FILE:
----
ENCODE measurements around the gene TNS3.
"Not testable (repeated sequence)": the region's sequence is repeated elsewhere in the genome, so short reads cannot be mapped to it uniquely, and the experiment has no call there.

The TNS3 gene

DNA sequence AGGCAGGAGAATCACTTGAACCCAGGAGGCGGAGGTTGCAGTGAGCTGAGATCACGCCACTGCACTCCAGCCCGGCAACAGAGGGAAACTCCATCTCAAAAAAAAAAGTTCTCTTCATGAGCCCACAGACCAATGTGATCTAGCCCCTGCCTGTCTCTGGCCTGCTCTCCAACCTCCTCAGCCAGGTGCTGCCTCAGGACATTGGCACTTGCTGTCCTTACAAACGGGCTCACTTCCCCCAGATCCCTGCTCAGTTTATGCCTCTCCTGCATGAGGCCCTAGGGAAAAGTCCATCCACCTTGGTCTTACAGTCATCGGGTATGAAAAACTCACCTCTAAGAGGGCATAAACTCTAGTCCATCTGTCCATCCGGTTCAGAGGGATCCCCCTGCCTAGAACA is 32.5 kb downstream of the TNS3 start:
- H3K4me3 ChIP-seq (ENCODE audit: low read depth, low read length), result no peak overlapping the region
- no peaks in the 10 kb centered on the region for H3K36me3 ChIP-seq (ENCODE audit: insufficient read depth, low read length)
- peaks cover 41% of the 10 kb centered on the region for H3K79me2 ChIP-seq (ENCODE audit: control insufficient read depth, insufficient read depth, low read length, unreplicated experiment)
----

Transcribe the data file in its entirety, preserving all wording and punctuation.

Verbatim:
ENCODE measurements around the gene TNS3.
"Not testable (repeated sequence)": the region's sequence is repeated elsewhere in the genome, so short reads cannot be mapped to it uniquely, and the experiment has no call there.

The TNS3 gene

DNA sequence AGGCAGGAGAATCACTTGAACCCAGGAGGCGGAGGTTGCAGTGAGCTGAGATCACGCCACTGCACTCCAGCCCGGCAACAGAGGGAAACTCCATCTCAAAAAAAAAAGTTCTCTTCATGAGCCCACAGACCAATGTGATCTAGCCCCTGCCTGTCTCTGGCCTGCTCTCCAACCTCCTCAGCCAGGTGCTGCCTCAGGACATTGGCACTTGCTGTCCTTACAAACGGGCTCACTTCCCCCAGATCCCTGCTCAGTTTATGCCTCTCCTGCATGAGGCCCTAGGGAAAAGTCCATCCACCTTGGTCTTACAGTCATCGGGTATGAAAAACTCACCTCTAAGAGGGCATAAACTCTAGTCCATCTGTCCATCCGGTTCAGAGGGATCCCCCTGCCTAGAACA is 32.5 kb downstream of the TNS3 start:
- H3K4me3 ChIP-seq (ENCODE audit: low read depth, low read length), result no peak overlapping the region
- no peaks in the 10 kb centered on the region for H3K36me3 ChIP-seq (ENCODE audit: insufficient read depth, low read length)
- peaks cover 41% of the 10 kb centered on the region for H3K79me2 ChIP-seq (ENCODE audit: control insufficient read depth, insufficient read depth, low read length, unreplicated experiment)